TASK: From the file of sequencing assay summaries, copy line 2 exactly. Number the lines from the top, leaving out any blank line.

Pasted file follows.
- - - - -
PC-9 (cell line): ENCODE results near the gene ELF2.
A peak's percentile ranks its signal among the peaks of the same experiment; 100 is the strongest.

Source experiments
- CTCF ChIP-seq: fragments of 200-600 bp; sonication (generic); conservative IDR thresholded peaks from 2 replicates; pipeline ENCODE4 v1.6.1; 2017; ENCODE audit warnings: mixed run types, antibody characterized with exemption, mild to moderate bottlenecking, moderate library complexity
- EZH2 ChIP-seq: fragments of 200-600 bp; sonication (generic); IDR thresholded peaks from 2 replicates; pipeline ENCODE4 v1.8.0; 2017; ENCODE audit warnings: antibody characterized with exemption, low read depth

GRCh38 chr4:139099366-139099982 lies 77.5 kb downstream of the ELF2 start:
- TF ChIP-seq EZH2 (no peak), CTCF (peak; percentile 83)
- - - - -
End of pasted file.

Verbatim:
A peak's percentile ranks its signal among the peaks of the same experiment; 100 is the strongest.